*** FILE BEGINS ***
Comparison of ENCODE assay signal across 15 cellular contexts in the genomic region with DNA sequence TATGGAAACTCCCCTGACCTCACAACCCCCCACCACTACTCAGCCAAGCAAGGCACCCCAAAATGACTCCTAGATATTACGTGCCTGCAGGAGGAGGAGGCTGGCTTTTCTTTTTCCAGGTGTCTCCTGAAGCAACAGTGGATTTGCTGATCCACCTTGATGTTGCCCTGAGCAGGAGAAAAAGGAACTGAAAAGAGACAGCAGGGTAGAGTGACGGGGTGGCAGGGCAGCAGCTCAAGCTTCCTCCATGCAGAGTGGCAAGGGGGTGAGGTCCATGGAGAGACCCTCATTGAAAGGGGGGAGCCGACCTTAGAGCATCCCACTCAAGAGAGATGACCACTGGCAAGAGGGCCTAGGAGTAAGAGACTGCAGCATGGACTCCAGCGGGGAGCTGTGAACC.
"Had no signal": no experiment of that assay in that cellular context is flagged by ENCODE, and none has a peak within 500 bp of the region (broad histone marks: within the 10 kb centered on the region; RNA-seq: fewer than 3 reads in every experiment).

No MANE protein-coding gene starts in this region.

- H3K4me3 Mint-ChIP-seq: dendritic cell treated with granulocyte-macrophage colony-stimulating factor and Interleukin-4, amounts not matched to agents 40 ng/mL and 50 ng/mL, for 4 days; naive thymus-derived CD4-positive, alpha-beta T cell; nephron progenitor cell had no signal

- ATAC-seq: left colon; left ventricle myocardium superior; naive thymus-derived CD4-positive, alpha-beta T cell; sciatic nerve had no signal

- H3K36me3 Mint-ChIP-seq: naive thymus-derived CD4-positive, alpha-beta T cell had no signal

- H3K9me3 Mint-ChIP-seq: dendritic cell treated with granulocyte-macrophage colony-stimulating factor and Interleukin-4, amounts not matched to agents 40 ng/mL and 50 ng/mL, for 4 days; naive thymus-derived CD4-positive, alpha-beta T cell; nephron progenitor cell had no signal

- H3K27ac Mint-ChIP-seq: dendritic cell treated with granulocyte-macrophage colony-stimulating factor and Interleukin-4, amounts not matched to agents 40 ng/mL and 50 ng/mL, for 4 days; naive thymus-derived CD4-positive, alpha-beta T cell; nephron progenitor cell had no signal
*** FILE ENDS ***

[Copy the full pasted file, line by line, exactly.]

Comparison of ENCODE assay signal across 15 cellular contexts in the genomic region with DNA sequence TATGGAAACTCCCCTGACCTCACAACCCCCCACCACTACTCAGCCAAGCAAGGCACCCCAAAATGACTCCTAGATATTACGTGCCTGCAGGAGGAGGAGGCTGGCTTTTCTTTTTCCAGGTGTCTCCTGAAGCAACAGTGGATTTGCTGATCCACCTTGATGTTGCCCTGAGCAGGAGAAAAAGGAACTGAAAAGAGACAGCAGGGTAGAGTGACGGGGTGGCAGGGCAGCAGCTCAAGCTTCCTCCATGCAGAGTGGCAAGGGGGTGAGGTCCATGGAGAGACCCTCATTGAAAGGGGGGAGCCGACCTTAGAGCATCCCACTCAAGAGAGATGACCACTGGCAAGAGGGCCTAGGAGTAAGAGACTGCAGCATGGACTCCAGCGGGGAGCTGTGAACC.
"Had no signal": no experiment of that assay in that cellular context is flagged by ENCODE, and none has a peak within 500 bp of the region (broad histone marks: within the 10 kb centered on the region; RNA-seq: fewer than 3 reads in every experiment).

No MANE protein-coding gene starts in this region.

- H3K4me3 Mint-ChIP-seq: dendritic cell treated with granulocyte-macrophage colony-stimulating factor and Interleukin-4, amounts not matched to agents 40 ng/mL and 50 ng/mL, for 4 days; naive thymus-derived CD4-positive, alpha-beta T cell; nephron progenitor cell had no signal

- ATAC-seq: left colon; left ventricle myocardium superior; naive thymus-derived CD4-positive, alpha-beta T cell; sciatic nerve had no signal

- H3K36me3 Mint-ChIP-seq: naive thymus-derived CD4-positive, alpha-beta T cell had no signal

- H3K9me3 Mint-ChIP-seq: dendritic cell treated with granulocyte-macrophage colony-stimulating factor and Interleukin-4, amounts not matched to agents 40 ng/mL and 50 ng/mL, for 4 days; naive thymus-derived CD4-positive, alpha-beta T cell; nephron progenitor cell had no signal

- H3K27ac Mint-ChIP-seq: dendritic cell treated with granulocyte-macrophage colony-stimulating factor and Interleukin-4, amounts not matched to agents 40 ng/mL and 50 ng/mL, for 4 days; naive thymus-derived CD4-positive, alpha-beta T cell; nephron progenitor cell had no signal